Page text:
It seemed that every time we went back to celebrity to perhaps talk to Anson Mount, the fine actor who has played Captain Pike in Season Two of Discovery, he was never there. I’m sure he would be a pleasant man to talk to, but when we finally saw him, his handler was having none of the “say hello without paying an exorbitant amount of money for an autograph” with her simple line “we are not doing that right now,” so, as much as I enjoyed Mount (frankly, his performance and his interpretation of the star Trek’s original captain are the best things about Discovery) my desire to actually pay to talk to him and get autograph dissolved right then and there. No matter, as the legendary Michael Dorn (Worf), Jeffrey Combs (Weyoun, Shran, and Brunt) and Nana Visitor, were much more receptive to a few questions and idle conversations. In fact, my conversation with Visitor about the semi-serialized nature of DS9, the elaborate sets constructed for that show, and some of the fight scenes she participated in, was one of the highlights of the convention for me. These actors are, quite simply class acts, and, since the shows they are most known for are no longer on the air, their handlers were more open to some fan interaction beyond selfies and autographs.
The Great Philadelphia Con Con had hundreds of incredible booths that had some high-caliber comic book talent (the legend Larry Hama, the man behind G.I. Joe was there, having written the series for Marvel in the mid-80s) but there were also some impressive things to buy, including a stunning bluetooth speaker replica of the HAL 9000 computer terminal from 2001: A Space Odyssey my Master Replicas Group. While the price point was a bit steep (maybe you don’t want to know) it was impressive seeing a replica of HAL from one of the finest science fiction films ever made.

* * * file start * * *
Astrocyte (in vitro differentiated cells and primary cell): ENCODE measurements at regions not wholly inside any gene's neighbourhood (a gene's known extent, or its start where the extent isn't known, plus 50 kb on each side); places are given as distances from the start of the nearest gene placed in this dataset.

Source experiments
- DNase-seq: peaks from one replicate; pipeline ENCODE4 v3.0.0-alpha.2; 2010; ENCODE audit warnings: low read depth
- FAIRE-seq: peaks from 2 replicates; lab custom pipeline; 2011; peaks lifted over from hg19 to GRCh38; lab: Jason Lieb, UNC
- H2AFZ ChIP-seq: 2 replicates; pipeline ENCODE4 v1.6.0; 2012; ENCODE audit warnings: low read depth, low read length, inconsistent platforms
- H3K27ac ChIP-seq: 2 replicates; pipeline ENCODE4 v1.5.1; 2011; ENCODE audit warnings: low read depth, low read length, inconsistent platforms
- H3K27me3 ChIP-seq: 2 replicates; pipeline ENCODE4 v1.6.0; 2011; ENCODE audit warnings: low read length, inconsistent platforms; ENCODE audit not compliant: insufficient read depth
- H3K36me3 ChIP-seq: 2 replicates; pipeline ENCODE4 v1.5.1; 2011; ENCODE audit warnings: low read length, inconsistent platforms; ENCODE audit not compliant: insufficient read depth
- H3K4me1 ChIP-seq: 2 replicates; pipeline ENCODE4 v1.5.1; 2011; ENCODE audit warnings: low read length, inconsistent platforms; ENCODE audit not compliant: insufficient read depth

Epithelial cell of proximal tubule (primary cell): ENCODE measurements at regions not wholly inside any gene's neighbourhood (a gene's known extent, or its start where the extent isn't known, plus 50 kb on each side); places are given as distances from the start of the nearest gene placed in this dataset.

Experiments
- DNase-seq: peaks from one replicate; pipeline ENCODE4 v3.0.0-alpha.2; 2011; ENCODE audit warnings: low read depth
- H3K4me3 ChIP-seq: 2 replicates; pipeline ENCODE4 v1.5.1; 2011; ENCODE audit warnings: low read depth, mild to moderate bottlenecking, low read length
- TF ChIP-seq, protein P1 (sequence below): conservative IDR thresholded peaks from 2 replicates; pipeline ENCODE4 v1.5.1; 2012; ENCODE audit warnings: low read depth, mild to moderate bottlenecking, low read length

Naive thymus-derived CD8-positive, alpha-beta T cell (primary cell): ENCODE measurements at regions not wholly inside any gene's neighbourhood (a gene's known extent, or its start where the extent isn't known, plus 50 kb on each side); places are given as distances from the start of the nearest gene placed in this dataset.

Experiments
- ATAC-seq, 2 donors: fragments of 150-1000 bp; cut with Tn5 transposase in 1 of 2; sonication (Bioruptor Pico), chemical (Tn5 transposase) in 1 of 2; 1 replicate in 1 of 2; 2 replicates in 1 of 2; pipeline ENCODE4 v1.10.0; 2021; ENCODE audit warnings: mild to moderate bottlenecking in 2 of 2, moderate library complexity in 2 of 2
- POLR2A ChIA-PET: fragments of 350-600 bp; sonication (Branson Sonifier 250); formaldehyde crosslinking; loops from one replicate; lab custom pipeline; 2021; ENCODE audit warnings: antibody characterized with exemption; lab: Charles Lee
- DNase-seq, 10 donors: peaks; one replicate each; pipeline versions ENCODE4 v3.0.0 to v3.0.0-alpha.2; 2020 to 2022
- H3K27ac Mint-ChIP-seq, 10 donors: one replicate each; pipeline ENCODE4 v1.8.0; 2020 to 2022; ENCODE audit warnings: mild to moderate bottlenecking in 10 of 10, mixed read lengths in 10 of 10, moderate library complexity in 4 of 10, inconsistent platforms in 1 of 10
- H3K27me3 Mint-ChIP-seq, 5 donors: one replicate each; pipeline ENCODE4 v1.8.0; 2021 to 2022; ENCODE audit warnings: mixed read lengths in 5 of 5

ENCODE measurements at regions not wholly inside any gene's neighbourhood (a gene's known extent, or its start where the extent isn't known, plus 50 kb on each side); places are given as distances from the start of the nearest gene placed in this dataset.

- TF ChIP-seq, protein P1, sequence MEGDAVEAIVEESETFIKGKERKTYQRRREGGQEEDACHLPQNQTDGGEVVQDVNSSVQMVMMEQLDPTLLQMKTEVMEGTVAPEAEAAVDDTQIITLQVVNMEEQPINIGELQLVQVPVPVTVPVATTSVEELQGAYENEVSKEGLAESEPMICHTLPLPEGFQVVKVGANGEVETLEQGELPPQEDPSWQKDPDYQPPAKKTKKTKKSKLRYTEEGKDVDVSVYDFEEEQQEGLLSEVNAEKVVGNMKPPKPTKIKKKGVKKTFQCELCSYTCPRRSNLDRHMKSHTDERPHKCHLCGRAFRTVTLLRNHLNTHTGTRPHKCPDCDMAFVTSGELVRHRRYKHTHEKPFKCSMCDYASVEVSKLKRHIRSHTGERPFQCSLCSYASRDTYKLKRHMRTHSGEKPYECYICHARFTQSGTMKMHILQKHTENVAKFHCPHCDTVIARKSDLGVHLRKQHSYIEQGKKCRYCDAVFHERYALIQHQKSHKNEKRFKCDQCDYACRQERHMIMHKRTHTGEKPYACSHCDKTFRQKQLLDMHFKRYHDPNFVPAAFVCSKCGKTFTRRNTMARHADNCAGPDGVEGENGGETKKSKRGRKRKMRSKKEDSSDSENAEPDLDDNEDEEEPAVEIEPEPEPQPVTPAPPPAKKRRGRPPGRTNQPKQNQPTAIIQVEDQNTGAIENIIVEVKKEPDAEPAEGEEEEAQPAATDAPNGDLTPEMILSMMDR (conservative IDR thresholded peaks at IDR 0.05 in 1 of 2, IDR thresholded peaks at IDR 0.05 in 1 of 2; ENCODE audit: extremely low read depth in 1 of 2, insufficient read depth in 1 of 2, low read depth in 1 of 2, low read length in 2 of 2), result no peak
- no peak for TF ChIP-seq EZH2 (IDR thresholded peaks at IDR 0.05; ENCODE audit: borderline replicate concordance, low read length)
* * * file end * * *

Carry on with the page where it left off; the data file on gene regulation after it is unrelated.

It’s out, on the floor of the convention that one might find some of the true innovators that will set the stage for the future, be they writers of new but lesser known fantasy novels, artists selling magnificent prints, or in the case of the graphic novel Column by creators Timothy Morris (writer), Ben Harvey (artist), and Mike Moore (editor) use an audio component for this series about an all-female tank crew operating during World War 3 as a means to innovate and immerse the readers into the world of the story. It’s innovations like these, those you might not expect, that you can find out there on the great floor of a convention like the Great Philadelphia Comic Con.
I have no doubt, in the coming years, The Great Philadelphia Comic Con will continue to grow, more and more prestigious guests will show up, and the crowds will come from far and wide just as they do for NYCC. But, there is a part of me that thinks the convention is a perfect size now, just as it is. I want to thank ComicBooked for giving me the chance to experience this!